Access to national early learning programs and child care have become an "economic imperative" and Canadians should expect a "significant" announcement in the forthcoming federal budget, said Intergovernmental Affairs Minister Dominic LeBlanc.
"Access to safe early learning and child care, high-quality child care, we think is now an economic imperative," LeBlanc told CBC's chief political correspondent Rosemary Barton on Rosemary Barton Live.
"It's one social program done properly that has a direct impact on the growth of the Canadian economy."
LeBlanc said that rolling out a national child care and early learning program would be difficult because each of the provinces have different mixes of private and public child-care systems. Despite those challenges the government is determined to push the policy forward.
"I think Canadians should expect our government to do something very significant in this area because it's critical for the rebuilding of the economy as well as the social fabric of the country," he said. "It, frankly, allows parents to participate in the workforce in a way that's not only good for the economy, but it's also good for families."
LeBlanc also said that despite the challenges of rolling out and funding a universal basic income, the Liberal Party was also prepared to consider "any thoughtful policy proposition."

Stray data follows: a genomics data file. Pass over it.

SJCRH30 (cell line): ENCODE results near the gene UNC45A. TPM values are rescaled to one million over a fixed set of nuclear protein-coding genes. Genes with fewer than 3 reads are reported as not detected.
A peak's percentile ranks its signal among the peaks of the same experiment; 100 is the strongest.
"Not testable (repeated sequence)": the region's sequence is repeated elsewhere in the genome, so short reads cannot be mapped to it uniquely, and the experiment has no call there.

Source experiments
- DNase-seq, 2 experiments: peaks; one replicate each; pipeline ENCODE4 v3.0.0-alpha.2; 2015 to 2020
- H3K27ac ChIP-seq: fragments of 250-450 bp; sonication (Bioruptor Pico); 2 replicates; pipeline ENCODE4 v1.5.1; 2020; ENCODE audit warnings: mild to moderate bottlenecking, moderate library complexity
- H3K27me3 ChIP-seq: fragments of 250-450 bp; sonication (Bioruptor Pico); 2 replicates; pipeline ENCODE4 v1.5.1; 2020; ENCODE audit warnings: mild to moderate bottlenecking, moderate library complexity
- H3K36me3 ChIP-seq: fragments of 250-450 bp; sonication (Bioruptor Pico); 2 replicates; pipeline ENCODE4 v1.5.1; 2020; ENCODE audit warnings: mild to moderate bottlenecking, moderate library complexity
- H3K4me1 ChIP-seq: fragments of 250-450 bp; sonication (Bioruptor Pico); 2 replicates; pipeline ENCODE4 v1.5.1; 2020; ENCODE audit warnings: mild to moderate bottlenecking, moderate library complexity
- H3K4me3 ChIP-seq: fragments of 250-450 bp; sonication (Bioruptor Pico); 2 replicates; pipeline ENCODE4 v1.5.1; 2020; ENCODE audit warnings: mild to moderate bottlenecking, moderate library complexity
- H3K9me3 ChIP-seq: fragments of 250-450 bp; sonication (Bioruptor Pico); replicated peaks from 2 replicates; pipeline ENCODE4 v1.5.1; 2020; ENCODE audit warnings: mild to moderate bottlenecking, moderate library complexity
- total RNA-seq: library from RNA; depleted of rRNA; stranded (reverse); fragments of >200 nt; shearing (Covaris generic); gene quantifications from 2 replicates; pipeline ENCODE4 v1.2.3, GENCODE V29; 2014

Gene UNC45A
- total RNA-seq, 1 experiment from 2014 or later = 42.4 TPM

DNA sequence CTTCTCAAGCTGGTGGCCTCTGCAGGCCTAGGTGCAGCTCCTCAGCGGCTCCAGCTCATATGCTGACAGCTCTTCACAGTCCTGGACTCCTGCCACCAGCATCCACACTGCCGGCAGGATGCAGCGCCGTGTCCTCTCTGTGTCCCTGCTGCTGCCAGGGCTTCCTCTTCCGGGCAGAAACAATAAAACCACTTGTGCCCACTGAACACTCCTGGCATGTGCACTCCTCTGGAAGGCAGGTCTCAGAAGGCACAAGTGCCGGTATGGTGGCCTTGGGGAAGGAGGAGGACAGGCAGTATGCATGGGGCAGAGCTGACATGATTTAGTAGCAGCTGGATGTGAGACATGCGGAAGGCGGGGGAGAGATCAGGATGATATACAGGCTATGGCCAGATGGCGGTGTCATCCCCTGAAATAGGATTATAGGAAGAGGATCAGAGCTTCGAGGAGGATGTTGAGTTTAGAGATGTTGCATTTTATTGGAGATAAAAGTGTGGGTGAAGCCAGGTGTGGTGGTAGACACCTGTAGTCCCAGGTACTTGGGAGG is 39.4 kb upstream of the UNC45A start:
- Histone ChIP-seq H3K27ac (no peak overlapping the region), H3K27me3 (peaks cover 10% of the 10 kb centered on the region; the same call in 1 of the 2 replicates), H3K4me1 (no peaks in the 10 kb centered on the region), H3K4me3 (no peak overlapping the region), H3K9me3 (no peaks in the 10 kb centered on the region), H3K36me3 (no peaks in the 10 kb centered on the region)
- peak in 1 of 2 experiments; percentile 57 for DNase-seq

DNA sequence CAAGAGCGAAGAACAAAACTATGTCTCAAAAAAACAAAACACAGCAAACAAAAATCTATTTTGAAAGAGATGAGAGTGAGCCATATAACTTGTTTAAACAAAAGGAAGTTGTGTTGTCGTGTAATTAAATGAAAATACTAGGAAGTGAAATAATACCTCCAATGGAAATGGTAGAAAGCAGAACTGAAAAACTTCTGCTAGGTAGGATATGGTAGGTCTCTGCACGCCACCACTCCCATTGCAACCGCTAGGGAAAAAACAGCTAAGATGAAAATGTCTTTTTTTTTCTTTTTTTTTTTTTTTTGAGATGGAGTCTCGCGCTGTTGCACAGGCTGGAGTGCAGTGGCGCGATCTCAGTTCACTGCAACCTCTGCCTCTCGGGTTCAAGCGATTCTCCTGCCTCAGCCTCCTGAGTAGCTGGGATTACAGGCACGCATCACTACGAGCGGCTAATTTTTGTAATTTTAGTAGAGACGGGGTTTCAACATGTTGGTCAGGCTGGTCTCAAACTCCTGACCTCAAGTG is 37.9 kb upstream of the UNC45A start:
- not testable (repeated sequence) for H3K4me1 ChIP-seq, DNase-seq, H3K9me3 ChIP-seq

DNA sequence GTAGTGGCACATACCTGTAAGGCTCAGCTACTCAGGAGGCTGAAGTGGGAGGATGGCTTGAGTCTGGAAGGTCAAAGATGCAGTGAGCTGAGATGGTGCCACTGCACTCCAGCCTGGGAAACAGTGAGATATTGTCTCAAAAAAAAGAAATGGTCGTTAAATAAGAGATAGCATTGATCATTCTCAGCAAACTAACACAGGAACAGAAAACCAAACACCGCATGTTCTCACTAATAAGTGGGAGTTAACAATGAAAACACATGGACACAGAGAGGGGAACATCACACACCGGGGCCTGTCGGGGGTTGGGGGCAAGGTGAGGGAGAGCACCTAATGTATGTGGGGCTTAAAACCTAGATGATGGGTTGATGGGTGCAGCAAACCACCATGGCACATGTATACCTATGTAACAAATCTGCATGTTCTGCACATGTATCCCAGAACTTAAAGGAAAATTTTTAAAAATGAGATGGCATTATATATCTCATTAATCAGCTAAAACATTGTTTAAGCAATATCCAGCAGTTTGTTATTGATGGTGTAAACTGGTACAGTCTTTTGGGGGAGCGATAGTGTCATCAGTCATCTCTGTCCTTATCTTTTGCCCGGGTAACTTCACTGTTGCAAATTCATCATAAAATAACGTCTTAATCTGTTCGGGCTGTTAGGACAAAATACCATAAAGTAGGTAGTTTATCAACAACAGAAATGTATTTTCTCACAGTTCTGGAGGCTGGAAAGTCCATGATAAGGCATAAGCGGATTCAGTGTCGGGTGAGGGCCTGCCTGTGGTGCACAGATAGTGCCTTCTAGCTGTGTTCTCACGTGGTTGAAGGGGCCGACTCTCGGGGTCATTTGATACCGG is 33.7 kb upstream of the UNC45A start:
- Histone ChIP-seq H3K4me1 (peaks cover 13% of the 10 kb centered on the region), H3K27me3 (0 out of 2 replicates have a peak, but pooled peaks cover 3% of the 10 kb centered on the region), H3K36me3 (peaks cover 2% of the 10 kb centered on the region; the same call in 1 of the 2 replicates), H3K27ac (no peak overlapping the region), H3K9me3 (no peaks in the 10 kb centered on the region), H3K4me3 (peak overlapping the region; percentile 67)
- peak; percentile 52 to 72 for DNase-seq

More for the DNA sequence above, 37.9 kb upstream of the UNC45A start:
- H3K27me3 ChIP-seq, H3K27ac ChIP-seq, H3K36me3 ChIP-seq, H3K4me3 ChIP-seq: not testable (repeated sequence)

"I have a number of my colleagues in caucus who have been working for, in some cases a number of years, on what a universal basic income might look like," he said.
While LeBlanc said that a discussion around a universal basic income is a valuable one to have, the economic challenges of rolling out a policy that would cost an estimated $85 billion a year makes it a significant challenge.
"That's exactly the challenge, and that's why it hasn't been [implemented]. If it was very easy, some previous governments would have done it," LeBlanc said, noting that he still felt it is "a policy that we think deserves a lot of consideration."
Will Mark Carney run for Liberals?
The intergovernmental affairs minister also commented on former Bank of Canada governor Mark Carney's address to the Liberal convention in which he said he wanted to work to support the party.
"I would hope Mr. Carney might, might consider running for the party. He obviously has a huge contribution to make to Canada, to the discussion, to the policy around fighting climate change," LeBlanc said.
It was very significant when Carney agreed to speak at the Liberal convention, LeBlanc said, noting that while the former central banker was appointed by former prime minister Stephen Harper, he now appears to be fully in the Liberal camp.
"He has an enormous contribution to make to public policy in the country," LeBlanc said. "And the fact that he's chosen to do it with the Liberal Party, I think says something very reassuring about the economic direction of our government."